You don’t have to set out the journal in the same way as mine (although you are welcome to). Take a look online for inspiration, or there is nothing wrong with simply jotting down a number of things you are grateful for.

It’s whatever works for you.

Think a gratitude journal isn’t for you?

Fair enough.

It can seem a bit flighty, a bit hocus-pocus.

I get it.

It might not seem right for you at all, or it might not seem right for you at the moment. A couple of years ago, when I was in those raw stages of early grief I’d have sooner thumped someone than have done a gratitude journal.

Gratitude is linked to the fashionable concept of mindfulness. Mindfulness is often misrepresented and misperceived. I know I used to get cross with the notion, thinking it was about being happy all the time. Again, the mention of it made me want to thump people.

Being happy all the time is unrealistic, not to mention plain impossible!

Instead, mindfulness is about being in the moment, not spending emotional energy on what has come before or what may happen in the future, but how you are feeling at that moment. It can take time to get your head around the concept, and having things like trauma and depression to deal with probably makes that more challenging. I’d say it’s worth persevering, and finding a mindfulness method that works for you – that’s a topic for another post.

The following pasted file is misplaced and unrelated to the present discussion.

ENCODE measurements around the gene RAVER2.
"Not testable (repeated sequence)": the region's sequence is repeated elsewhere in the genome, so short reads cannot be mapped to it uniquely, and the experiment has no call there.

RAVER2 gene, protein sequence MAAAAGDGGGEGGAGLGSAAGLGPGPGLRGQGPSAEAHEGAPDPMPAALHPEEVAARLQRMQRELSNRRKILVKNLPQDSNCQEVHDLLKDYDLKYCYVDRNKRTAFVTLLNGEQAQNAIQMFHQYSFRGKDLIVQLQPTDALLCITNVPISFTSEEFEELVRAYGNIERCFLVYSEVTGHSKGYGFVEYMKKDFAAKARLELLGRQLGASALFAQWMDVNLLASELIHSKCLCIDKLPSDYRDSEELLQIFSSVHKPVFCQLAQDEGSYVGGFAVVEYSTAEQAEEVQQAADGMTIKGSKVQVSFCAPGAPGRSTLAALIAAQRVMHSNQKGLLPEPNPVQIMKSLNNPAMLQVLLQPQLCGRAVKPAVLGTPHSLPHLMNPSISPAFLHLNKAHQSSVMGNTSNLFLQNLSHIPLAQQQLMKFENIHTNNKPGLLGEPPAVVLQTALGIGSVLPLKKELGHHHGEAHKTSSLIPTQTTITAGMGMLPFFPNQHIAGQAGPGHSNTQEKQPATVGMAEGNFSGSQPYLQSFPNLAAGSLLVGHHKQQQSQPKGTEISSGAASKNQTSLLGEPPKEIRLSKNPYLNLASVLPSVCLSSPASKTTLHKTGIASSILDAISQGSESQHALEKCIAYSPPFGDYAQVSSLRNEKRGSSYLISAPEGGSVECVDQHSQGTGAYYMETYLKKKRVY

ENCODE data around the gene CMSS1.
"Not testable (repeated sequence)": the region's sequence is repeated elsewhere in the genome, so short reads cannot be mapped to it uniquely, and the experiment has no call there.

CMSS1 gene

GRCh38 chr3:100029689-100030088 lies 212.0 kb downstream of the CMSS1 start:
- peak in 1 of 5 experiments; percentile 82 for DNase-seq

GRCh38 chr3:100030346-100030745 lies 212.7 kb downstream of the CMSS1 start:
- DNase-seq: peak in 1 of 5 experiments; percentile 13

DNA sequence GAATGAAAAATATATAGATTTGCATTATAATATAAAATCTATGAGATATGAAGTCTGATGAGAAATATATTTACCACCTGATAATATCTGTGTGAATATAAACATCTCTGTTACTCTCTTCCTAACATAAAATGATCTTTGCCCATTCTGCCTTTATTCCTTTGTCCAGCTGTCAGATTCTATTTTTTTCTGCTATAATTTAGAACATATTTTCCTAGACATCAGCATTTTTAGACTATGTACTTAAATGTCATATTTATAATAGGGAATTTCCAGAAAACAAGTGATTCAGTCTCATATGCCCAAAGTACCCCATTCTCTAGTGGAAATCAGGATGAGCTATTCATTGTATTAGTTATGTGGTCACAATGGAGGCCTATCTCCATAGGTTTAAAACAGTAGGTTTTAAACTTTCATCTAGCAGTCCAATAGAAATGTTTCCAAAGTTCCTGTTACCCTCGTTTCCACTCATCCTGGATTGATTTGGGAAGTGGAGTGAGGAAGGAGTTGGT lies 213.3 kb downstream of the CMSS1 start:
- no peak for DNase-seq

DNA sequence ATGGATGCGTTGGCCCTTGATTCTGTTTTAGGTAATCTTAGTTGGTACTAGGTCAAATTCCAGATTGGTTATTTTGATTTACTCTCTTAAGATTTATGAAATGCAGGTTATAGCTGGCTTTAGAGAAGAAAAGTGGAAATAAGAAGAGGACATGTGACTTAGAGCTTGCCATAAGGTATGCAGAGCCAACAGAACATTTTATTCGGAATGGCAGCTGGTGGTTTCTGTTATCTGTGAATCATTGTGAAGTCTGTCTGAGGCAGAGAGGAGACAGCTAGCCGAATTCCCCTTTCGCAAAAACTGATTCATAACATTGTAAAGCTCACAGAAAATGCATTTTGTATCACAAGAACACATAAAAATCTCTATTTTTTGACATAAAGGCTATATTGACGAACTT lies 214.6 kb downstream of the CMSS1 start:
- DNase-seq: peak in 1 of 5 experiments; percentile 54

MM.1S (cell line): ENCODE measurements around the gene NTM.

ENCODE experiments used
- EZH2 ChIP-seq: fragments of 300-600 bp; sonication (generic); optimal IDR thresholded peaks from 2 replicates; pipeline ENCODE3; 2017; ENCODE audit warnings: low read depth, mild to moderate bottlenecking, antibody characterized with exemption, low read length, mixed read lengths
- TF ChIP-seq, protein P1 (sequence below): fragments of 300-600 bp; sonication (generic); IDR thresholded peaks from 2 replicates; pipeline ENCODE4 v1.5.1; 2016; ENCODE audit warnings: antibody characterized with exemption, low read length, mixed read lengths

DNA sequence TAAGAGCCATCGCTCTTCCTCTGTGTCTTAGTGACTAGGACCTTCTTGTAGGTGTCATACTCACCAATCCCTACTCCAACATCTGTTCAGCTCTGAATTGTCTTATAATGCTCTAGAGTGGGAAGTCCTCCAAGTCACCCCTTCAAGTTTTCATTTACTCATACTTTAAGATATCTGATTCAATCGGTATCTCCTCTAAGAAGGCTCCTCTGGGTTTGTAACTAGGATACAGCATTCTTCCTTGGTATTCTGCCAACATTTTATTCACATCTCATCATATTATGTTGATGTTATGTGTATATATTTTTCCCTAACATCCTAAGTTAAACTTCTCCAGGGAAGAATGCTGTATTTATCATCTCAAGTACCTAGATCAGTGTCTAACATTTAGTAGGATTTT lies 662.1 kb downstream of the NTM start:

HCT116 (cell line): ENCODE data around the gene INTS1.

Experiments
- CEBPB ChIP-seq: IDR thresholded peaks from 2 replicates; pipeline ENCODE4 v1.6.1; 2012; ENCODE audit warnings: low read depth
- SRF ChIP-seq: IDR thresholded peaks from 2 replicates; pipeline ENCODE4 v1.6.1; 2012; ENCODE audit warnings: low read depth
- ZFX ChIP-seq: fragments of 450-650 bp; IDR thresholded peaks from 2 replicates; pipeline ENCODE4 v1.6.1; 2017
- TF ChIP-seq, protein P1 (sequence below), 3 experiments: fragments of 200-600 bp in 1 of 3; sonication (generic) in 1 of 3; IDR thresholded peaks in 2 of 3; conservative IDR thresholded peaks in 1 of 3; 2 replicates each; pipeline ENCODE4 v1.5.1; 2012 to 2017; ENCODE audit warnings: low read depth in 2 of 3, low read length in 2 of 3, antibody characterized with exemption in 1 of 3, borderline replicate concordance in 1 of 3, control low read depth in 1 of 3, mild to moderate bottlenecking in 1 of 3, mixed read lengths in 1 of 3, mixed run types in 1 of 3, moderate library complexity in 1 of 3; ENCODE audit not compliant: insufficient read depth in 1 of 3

For me, the concept of recording gratitude, wins, and lessons can also be about reframing something – looking at it differently.

For example, how many times have you had a bad day at work? Thinking about that bad day, you’re likely to focus on all of the things that went wrong, the people who were annoying, the deadlines that were missed. Focusing on the negative is natural. The trouble is, it takes up a lot of emotional energy and you tend to replay it in your mind over and over again.

Even a really bad day at work is unlikely to have been completely bad. Perhaps the sun was shining? Perhaps someone went out of their way to help you? Someone might have made you a cup of tea. Your favourite song might have been played on the radio.

Or, if the day really was that bad, and you can’t find anything to be grateful for, you could turn it on its head and say that a win was not thumping someone who was contributing to that bad day, as much as you really really wanted to.

Thumping someone, no matter how tempting it might feel, is never going to end well for you in the longer term so if you resisted that’s a win, right?

And that thought might give you a chuckle. Double win!

A lesson from this example might have been recording what you did to resist walloping the offending person, or what you might do differently to manage the stress or situation in future.

In seriousness, a gratitude journal isn’t a cure for psychological or emotional ills, but a complement to other therapies to help find your way through the fog and/or daily stuff.

Give it a go, see how you find it.

I’ll leave the final word with the eternally wise Professor Dumbledore: